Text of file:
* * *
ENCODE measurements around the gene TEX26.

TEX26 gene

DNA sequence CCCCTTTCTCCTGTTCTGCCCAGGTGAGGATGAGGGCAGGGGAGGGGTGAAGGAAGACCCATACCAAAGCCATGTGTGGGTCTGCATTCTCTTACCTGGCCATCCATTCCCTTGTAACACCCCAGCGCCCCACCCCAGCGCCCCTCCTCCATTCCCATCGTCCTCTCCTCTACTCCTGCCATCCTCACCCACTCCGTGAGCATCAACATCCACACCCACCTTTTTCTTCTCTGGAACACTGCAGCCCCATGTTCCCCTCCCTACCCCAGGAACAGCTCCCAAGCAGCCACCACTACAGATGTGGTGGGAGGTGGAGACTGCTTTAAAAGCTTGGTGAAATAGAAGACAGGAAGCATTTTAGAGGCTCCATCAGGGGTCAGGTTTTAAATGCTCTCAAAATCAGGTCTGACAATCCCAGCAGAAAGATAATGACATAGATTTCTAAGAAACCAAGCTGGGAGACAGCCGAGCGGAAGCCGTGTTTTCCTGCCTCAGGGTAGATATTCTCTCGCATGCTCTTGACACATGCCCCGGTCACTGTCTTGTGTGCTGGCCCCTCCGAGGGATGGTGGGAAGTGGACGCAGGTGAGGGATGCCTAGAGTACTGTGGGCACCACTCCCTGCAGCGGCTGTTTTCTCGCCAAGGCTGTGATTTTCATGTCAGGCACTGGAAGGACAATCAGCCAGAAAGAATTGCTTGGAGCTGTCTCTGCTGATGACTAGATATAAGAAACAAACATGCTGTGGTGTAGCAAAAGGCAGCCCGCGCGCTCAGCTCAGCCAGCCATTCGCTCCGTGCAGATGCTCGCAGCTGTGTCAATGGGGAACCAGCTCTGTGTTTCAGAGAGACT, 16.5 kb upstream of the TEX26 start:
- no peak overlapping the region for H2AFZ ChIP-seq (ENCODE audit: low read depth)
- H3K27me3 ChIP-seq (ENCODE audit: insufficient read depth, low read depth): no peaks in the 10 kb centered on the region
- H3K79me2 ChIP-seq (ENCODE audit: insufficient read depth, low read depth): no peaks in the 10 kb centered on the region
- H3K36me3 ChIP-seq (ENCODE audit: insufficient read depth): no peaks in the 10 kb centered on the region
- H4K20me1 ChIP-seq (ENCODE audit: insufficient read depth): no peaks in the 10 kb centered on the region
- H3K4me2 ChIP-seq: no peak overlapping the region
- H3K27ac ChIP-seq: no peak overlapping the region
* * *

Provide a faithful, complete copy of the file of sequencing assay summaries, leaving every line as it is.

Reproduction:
ENCODE measurements around the gene TEX26.

TEX26 gene

DNA sequence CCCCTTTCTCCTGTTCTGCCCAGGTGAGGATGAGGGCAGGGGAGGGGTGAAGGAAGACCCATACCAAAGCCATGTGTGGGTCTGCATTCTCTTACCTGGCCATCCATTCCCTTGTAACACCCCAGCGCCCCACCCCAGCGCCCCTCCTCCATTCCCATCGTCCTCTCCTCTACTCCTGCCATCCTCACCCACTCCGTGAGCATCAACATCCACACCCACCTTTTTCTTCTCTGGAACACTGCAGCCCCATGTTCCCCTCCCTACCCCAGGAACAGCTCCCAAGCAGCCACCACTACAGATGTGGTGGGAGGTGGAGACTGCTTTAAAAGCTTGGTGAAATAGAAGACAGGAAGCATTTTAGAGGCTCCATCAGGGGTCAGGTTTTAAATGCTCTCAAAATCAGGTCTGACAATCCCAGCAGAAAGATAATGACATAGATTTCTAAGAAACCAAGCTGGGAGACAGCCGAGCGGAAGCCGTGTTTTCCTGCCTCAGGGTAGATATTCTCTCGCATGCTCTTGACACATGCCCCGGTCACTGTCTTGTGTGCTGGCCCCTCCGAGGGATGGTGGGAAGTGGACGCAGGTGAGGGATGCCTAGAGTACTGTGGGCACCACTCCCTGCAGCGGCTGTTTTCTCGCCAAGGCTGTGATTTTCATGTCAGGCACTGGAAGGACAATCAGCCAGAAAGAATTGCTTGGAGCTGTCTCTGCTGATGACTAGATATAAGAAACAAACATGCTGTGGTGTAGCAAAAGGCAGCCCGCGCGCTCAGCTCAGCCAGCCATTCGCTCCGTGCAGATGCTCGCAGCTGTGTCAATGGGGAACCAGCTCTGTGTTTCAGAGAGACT, 16.5 kb upstream of the TEX26 start:
- no peak overlapping the region for H2AFZ ChIP-seq (ENCODE audit: low read depth)
- H3K27me3 ChIP-seq (ENCODE audit: insufficient read depth, low read depth): no peaks in the 10 kb centered on the region
- H3K79me2 ChIP-seq (ENCODE audit: insufficient read depth, low read depth): no peaks in the 10 kb centered on the region
- H3K36me3 ChIP-seq (ENCODE audit: insufficient read depth): no peaks in the 10 kb centered on the region
- H4K20me1 ChIP-seq (ENCODE audit: insufficient read depth): no peaks in the 10 kb centered on the region
- H3K4me2 ChIP-seq: no peak overlapping the region
- H3K27ac ChIP-seq: no peak overlapping the region